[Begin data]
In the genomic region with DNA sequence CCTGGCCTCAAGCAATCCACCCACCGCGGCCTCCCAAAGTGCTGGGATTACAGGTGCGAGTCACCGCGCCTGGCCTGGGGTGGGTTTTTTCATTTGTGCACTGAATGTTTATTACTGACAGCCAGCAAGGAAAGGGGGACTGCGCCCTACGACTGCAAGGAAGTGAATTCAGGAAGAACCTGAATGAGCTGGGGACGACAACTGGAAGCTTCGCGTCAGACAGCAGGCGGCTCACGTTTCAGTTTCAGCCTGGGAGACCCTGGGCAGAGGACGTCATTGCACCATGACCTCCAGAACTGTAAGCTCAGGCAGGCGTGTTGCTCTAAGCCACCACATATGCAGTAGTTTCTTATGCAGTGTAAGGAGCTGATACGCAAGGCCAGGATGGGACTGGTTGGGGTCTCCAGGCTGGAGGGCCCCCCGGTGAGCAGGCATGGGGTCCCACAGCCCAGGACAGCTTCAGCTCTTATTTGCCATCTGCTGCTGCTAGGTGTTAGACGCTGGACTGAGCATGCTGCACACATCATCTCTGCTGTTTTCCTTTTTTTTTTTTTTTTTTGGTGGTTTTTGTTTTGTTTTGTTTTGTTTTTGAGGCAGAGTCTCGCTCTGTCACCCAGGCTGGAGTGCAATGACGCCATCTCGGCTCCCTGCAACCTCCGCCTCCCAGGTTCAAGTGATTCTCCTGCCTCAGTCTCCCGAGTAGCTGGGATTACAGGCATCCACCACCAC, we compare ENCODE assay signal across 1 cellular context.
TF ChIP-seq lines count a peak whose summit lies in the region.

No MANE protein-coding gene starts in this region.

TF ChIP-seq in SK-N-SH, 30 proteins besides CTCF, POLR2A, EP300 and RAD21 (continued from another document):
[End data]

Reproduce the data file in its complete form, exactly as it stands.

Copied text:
In the genomic region with DNA sequence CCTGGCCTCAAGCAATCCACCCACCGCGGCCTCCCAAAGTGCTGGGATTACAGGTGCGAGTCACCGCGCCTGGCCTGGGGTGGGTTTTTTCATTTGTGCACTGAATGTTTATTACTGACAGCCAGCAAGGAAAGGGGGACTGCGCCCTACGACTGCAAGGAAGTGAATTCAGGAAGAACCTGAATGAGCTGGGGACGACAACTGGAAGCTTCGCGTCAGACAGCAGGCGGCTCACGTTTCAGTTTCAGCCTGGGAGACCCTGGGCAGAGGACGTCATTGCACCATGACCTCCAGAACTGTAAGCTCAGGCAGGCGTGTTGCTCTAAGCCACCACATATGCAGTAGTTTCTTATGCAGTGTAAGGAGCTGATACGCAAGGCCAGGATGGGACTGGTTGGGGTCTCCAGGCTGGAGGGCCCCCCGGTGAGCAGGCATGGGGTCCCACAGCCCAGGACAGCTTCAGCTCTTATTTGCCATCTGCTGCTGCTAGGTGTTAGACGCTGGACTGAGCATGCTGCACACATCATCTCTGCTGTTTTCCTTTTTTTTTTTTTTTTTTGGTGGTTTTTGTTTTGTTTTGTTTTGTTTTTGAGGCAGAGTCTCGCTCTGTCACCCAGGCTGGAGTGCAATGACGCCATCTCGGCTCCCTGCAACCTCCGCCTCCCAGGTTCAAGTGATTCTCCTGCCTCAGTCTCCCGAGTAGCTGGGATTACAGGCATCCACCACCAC, we compare ENCODE assay signal across 1 cellular context.
TF ChIP-seq lines count a peak whose summit lies in the region.

No MANE protein-coding gene starts in this region.

TF ChIP-seq in SK-N-SH, 30 proteins besides CTCF, POLR2A, EP300 and RAD21 (continued from another document):